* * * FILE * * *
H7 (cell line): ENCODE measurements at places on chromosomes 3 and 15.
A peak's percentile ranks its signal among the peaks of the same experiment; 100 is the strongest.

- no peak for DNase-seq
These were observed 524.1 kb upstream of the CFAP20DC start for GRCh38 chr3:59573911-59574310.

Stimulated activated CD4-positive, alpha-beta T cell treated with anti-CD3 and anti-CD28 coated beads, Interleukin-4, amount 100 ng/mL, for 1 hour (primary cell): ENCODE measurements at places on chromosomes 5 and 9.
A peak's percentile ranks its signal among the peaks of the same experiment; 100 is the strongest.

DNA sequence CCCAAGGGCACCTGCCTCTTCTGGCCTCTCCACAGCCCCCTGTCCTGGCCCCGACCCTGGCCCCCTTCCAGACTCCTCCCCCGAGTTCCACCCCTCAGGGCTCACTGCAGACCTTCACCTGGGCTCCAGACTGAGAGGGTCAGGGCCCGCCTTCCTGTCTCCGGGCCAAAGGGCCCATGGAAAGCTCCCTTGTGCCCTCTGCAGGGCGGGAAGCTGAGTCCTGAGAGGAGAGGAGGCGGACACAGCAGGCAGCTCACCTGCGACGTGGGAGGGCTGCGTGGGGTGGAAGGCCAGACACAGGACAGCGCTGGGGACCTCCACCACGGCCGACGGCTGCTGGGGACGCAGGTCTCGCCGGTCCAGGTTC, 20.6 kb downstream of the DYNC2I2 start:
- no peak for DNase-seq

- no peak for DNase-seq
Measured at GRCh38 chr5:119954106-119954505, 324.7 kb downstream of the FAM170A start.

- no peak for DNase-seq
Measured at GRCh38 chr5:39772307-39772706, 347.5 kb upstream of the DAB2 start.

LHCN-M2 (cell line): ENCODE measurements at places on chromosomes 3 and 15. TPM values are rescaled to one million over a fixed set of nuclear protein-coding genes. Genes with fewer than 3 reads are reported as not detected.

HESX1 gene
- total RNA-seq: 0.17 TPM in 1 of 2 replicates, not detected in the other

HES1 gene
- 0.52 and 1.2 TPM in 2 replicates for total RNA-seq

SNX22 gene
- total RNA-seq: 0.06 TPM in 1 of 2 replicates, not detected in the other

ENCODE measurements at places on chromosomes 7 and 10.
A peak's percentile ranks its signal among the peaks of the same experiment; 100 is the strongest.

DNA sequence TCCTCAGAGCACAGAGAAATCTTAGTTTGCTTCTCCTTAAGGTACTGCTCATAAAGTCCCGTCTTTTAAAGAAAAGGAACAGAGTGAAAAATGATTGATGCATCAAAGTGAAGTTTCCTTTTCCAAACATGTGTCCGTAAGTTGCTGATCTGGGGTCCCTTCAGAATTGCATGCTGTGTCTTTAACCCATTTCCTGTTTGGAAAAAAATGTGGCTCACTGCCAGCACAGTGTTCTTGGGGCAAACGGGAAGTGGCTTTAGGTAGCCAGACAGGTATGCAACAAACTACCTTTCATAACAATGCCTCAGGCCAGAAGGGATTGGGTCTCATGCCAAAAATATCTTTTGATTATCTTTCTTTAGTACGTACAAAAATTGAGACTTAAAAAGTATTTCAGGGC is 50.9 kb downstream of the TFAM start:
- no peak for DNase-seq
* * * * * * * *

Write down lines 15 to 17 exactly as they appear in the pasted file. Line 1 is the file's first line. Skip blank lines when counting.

- total RNA-seq: 0.17 TPM in 1 of 2 replicates, not detected in the other

HES1 gene
- 0.52 and 1.2 TPM in 2 replicates for total RNA-seq